I got the picture from my prof's notes, and I don't quite understand why there can be two different currents at the given node. If there are only two currents shouldn't the currents' values be the same
On the top node you can see that there is one incoming current that is equal to the sum of the two outgoing currents there. At the bottom node, you can see that the two incoming currents are equal to the outgoing current. And at the middle node (base of BJT), there is one incoming current and two outgoing currents and the sum of the two outgoing equals the incoming. Finally, you can see that the node at the BJT emitter receives the collector current and the base current as incoming currents and that the load current equals the sum of those. It all works out just fine.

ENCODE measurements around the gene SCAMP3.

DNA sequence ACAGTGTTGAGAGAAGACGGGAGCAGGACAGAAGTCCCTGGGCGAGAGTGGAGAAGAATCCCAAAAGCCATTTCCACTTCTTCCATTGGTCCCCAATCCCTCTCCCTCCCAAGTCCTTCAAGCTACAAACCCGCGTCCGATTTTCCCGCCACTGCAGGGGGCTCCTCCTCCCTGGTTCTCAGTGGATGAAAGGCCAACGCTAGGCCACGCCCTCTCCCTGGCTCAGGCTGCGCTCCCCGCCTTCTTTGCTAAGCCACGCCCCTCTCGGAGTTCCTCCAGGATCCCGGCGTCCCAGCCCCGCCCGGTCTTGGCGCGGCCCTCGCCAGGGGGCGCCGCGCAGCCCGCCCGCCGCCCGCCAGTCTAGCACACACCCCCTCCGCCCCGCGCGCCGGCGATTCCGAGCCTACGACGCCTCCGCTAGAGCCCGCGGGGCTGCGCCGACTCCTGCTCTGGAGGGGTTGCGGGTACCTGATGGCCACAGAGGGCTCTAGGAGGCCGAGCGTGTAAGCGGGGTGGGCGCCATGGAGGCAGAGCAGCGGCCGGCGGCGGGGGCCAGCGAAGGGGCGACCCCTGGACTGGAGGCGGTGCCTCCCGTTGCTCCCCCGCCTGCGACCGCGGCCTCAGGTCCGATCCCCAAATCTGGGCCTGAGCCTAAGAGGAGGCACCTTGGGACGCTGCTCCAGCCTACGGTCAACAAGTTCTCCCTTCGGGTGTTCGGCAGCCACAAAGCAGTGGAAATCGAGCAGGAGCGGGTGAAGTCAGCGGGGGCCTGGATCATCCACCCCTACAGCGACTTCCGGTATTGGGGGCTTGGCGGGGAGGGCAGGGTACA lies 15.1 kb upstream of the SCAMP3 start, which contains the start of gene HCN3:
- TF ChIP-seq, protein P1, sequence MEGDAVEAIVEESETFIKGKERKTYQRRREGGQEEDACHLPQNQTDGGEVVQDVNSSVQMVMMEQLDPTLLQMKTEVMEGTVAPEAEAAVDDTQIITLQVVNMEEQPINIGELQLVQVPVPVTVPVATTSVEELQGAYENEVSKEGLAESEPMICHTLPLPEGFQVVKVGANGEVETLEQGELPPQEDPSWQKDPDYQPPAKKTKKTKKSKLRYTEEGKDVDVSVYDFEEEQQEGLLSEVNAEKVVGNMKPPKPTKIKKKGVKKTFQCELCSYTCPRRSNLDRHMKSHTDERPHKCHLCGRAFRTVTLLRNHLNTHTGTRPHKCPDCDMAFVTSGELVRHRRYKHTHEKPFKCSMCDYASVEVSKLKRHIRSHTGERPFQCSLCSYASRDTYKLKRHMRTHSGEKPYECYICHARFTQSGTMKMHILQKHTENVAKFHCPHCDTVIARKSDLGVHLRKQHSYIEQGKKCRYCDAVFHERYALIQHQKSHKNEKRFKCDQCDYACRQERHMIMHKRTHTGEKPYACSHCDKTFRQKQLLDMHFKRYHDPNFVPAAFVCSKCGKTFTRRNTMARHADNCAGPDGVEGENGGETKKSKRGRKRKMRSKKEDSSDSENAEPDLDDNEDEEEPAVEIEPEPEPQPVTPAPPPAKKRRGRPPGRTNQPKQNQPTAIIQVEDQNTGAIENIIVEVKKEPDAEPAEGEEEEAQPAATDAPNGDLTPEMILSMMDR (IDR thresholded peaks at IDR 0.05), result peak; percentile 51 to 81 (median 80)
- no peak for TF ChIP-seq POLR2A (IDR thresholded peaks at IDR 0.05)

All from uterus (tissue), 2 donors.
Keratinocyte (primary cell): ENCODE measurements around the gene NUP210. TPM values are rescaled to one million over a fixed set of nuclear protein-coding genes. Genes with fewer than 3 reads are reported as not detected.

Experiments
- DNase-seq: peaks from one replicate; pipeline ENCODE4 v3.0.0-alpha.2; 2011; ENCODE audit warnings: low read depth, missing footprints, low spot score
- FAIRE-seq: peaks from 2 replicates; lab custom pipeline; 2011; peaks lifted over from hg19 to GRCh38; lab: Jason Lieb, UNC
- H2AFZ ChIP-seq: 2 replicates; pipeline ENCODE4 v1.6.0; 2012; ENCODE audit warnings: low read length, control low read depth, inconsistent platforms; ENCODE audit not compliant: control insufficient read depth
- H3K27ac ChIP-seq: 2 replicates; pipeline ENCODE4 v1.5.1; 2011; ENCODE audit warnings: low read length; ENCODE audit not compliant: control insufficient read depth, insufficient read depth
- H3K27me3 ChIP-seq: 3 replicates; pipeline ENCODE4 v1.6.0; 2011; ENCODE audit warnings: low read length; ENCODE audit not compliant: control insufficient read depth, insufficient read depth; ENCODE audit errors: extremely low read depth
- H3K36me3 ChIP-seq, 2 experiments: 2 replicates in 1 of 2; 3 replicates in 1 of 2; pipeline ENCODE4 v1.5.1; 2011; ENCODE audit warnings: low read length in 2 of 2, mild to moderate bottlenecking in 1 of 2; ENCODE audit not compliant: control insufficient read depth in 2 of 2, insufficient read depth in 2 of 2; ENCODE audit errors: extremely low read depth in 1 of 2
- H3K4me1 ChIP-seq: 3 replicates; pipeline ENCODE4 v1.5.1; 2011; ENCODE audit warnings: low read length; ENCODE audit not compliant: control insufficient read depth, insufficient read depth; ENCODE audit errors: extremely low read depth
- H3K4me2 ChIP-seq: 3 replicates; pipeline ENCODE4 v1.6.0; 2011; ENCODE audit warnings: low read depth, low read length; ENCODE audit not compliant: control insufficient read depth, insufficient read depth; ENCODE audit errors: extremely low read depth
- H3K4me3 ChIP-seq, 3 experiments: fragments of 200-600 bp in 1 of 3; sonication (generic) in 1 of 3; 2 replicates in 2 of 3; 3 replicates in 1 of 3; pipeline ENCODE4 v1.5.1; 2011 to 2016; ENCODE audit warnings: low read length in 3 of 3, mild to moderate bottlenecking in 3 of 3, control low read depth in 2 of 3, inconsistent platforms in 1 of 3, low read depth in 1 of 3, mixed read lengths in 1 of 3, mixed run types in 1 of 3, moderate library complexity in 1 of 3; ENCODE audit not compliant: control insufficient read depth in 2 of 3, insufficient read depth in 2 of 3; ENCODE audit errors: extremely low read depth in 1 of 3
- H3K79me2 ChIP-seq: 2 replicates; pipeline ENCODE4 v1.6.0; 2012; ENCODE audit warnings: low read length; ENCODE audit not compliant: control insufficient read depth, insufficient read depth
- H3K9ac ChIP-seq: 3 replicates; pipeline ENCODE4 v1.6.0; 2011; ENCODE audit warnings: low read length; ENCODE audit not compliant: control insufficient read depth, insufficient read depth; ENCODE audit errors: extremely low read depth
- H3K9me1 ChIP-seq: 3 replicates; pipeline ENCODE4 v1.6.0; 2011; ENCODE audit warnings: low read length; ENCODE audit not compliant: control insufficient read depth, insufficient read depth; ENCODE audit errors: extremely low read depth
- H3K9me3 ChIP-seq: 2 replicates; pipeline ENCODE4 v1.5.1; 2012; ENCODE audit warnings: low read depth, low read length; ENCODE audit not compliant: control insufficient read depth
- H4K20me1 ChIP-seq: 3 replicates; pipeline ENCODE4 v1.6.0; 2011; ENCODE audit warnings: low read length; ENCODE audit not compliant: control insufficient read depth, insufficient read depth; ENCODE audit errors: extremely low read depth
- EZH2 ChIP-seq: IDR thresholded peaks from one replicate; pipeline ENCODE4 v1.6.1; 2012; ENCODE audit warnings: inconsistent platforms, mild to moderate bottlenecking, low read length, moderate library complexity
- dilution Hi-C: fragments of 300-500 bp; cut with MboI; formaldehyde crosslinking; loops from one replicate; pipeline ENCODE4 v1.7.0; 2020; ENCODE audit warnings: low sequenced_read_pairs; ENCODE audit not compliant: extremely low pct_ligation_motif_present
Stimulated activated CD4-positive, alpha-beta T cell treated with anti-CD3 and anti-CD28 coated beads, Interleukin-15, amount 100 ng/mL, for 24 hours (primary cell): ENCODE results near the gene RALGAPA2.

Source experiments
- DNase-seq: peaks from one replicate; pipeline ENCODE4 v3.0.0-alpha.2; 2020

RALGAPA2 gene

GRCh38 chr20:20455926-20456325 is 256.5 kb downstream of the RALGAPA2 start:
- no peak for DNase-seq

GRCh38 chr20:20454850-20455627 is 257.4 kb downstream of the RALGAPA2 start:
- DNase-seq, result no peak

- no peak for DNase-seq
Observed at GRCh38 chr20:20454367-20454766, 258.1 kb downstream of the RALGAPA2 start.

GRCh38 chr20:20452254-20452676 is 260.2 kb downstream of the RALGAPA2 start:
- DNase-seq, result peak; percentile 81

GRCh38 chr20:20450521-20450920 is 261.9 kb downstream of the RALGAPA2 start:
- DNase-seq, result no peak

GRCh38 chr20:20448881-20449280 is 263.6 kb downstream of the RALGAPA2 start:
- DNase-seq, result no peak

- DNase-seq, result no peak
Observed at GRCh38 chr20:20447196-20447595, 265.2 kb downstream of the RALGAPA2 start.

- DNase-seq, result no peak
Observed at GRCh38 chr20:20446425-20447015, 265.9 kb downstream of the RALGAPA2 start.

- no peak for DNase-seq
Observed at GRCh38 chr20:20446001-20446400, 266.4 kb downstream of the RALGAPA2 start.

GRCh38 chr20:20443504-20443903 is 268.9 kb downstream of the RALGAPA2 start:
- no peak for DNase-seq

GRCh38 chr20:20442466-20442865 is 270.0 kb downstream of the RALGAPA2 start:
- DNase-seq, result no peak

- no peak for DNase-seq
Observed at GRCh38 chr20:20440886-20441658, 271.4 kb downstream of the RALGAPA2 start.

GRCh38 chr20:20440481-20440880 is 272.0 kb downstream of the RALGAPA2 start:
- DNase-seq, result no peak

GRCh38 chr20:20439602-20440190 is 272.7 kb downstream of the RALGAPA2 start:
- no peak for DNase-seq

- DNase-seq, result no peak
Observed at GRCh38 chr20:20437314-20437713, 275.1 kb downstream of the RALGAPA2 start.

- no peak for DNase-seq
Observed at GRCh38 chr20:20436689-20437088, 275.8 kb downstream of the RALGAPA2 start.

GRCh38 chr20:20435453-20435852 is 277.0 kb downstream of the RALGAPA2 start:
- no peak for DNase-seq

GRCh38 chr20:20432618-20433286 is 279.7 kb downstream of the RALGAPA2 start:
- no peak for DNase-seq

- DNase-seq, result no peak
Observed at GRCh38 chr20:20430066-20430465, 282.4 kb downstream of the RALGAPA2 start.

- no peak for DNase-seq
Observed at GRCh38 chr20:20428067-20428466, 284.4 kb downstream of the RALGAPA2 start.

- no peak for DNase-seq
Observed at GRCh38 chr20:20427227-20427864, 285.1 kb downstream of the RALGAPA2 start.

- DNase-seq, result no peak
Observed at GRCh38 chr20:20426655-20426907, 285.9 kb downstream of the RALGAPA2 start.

The current going into the node from the left (the power supply) is 1.0209A, determined by KCL.
It leaves (splits into two) as 39mA, of which about 10mA flows into the load through the base-emitter junction and 0.99A which flows into the load through the collector-emitter junction.
The signed total of all three currents at that node is 0.0 as it must be.